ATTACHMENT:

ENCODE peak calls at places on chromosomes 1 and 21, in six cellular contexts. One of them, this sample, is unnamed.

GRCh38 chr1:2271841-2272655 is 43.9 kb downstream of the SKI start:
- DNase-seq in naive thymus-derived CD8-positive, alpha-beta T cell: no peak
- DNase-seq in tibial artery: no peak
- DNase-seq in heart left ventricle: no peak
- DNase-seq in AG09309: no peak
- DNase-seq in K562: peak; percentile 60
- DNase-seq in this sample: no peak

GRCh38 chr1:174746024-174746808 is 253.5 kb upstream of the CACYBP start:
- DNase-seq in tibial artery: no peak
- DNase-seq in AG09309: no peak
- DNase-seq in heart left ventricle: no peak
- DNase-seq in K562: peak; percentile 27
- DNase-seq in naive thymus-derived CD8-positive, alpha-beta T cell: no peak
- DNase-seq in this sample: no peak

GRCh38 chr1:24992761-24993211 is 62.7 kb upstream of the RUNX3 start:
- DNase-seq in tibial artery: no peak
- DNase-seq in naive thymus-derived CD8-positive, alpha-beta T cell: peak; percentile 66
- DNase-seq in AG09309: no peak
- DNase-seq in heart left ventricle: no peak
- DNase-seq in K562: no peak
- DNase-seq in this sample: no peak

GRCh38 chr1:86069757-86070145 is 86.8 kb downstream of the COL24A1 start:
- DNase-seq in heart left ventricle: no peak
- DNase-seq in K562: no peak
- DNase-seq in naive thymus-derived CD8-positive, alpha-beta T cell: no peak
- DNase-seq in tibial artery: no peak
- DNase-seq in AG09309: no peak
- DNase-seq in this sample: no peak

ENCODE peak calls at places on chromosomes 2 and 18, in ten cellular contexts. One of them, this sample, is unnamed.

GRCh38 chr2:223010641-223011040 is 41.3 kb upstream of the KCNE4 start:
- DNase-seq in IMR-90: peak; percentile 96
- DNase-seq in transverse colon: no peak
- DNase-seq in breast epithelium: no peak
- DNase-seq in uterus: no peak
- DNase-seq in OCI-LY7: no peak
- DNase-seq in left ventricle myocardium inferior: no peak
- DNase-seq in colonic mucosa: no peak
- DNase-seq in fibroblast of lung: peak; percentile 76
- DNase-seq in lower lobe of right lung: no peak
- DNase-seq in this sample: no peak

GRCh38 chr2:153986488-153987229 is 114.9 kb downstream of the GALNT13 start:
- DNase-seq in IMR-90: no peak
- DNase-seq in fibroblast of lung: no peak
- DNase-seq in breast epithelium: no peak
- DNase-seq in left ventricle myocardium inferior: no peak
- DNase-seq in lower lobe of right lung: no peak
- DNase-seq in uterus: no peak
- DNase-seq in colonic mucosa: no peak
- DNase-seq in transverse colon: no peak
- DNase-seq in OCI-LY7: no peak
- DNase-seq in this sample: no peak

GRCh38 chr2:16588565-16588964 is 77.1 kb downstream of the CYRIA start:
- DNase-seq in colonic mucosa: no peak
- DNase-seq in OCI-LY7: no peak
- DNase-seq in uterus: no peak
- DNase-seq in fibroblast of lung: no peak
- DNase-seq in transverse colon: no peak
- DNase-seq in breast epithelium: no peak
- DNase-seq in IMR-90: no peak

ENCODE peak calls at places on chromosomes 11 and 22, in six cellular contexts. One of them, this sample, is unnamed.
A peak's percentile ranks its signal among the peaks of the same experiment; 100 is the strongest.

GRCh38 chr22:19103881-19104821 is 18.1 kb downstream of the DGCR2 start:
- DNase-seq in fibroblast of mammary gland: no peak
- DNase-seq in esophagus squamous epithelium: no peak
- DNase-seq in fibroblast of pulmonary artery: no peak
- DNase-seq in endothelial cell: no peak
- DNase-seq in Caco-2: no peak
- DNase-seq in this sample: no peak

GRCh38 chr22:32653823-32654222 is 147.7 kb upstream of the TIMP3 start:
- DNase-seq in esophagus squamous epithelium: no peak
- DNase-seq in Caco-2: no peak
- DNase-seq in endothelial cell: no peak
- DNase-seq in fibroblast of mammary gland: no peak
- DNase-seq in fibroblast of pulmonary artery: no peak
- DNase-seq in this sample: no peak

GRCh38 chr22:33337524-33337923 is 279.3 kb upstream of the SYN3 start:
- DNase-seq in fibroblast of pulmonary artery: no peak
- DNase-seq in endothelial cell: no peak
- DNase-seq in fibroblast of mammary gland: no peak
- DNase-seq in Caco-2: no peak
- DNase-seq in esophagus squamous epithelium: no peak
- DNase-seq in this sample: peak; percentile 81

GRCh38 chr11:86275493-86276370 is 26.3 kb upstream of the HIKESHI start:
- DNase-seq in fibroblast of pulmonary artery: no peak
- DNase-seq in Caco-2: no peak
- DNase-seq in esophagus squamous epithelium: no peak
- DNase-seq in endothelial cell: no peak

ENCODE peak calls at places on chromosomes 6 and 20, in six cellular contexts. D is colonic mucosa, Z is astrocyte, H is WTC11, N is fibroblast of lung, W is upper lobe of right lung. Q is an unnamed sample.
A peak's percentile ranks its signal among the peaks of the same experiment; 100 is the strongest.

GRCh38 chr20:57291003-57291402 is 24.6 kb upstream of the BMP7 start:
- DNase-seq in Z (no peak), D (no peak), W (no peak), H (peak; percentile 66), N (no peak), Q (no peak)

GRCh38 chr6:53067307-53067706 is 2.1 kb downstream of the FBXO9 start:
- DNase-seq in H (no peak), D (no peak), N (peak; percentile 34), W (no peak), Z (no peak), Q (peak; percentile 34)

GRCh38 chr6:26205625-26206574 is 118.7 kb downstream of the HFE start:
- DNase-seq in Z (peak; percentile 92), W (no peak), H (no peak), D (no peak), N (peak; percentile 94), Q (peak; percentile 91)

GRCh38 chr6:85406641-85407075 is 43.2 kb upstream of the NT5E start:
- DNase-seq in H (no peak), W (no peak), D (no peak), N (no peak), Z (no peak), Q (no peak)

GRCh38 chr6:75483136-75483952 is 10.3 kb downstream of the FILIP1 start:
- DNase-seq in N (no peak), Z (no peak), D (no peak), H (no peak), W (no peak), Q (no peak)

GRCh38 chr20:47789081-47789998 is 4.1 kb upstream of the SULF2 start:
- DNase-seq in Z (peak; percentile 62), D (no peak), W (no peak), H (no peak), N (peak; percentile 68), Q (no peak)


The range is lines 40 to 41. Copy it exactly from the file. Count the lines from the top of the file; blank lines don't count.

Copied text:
- DNase-seq in lower lobe of right lung: no peak
- DNase-seq in this sample: no peak